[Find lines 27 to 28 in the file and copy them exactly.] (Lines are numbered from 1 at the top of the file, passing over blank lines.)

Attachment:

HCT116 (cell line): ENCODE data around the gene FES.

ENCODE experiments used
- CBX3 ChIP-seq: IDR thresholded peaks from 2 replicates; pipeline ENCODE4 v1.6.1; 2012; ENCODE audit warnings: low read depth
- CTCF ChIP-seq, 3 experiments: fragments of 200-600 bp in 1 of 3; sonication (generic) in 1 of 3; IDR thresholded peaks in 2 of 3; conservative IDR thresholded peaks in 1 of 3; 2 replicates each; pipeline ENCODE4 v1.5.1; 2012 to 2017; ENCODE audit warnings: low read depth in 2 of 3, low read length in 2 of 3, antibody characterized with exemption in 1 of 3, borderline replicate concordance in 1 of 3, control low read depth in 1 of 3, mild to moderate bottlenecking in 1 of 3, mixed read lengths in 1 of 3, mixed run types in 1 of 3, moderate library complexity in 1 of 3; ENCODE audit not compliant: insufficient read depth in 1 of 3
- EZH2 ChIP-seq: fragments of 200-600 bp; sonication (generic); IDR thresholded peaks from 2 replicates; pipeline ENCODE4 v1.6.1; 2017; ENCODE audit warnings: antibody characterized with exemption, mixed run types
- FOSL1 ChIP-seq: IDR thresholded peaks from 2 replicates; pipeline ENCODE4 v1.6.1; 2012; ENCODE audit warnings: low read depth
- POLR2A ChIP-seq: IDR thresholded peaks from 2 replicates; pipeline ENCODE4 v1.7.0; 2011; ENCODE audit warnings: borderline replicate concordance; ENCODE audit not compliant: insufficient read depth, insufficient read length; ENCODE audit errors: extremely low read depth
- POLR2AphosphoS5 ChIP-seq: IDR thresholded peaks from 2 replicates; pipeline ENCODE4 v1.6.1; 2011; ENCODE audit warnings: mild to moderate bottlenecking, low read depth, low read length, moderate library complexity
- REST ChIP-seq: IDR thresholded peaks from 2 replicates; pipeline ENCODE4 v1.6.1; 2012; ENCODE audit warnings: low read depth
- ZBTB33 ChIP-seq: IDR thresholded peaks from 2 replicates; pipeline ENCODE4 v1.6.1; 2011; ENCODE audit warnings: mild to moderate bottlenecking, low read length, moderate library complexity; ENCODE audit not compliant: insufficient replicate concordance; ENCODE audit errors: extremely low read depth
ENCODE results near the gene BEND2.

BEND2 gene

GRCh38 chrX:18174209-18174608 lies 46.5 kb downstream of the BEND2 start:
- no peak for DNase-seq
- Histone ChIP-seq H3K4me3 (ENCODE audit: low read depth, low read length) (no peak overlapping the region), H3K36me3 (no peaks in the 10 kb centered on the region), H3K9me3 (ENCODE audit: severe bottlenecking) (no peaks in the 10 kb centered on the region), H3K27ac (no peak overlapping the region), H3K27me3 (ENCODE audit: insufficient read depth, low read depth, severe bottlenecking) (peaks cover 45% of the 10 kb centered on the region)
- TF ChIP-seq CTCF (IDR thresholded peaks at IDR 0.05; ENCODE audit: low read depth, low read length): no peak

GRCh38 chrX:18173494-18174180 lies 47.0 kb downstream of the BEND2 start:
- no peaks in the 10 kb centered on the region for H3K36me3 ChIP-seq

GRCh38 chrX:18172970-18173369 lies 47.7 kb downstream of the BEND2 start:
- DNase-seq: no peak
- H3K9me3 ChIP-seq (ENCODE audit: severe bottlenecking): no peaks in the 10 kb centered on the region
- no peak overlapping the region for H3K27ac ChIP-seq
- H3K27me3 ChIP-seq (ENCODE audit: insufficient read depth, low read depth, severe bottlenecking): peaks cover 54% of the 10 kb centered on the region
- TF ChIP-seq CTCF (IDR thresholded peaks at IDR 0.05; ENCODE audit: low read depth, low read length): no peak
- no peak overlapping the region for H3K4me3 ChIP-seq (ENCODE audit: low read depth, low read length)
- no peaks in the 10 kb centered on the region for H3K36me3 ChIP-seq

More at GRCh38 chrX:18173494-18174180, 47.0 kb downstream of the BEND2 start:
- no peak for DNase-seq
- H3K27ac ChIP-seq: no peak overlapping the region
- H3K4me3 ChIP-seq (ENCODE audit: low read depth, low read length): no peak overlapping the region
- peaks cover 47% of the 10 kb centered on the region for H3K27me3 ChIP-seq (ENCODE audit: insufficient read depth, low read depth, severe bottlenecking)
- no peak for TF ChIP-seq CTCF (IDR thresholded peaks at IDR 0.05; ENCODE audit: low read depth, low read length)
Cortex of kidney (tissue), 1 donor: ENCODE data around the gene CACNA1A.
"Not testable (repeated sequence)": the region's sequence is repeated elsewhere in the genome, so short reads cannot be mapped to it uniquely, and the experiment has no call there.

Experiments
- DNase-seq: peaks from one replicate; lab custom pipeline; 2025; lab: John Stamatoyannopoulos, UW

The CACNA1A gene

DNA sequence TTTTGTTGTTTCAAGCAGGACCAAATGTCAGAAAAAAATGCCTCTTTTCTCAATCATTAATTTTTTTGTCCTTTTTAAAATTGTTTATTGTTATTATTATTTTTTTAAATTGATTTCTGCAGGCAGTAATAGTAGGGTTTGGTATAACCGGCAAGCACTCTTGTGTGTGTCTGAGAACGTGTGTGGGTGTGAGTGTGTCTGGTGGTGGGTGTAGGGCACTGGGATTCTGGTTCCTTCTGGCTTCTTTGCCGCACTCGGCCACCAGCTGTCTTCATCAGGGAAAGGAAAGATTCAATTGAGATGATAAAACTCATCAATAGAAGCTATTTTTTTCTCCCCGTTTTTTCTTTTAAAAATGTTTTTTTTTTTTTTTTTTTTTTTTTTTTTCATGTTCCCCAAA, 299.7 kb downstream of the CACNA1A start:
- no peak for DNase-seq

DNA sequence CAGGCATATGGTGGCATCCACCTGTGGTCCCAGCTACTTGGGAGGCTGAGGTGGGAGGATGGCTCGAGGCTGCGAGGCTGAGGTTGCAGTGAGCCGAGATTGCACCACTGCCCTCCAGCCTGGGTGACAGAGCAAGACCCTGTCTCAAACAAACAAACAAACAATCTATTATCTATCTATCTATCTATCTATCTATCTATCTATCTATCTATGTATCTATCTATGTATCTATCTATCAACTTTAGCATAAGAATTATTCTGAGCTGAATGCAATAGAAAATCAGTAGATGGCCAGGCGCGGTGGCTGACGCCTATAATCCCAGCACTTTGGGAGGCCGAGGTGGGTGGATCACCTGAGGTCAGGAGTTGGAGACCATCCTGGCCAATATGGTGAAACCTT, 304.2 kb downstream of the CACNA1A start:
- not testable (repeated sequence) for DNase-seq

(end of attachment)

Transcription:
More at GRCh38 chrX:18173494-18174180, 47.0 kb downstream of the BEND2 start:
- no peak for DNase-seq